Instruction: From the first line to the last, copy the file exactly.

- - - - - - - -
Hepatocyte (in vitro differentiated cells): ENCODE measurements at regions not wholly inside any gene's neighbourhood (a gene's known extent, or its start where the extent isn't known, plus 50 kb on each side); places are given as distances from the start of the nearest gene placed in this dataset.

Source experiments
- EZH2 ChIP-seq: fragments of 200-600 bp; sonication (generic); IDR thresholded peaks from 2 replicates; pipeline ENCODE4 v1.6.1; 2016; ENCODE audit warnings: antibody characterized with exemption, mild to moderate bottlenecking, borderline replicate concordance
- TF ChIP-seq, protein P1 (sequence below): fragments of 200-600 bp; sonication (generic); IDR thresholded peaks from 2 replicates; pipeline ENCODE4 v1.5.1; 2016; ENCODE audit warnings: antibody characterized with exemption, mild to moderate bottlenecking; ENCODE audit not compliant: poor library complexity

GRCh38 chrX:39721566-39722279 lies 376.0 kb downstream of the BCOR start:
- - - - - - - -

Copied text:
Hepatocyte (in vitro differentiated cells): ENCODE measurements at regions not wholly inside any gene's neighbourhood (a gene's known extent, or its start where the extent isn't known, plus 50 kb on each side); places are given as distances from the start of the nearest gene placed in this dataset.

Source experiments
- EZH2 ChIP-seq: fragments of 200-600 bp; sonication (generic); IDR thresholded peaks from 2 replicates; pipeline ENCODE4 v1.6.1; 2016; ENCODE audit warnings: antibody characterized with exemption, mild to moderate bottlenecking, borderline replicate concordance
- TF ChIP-seq, protein P1 (sequence below): fragments of 200-600 bp; sonication (generic); IDR thresholded peaks from 2 replicates; pipeline ENCODE4 v1.5.1; 2016; ENCODE audit warnings: antibody characterized with exemption, mild to moderate bottlenecking; ENCODE audit not compliant: poor library complexity

GRCh38 chrX:39721566-39722279 lies 376.0 kb downstream of the BCOR start: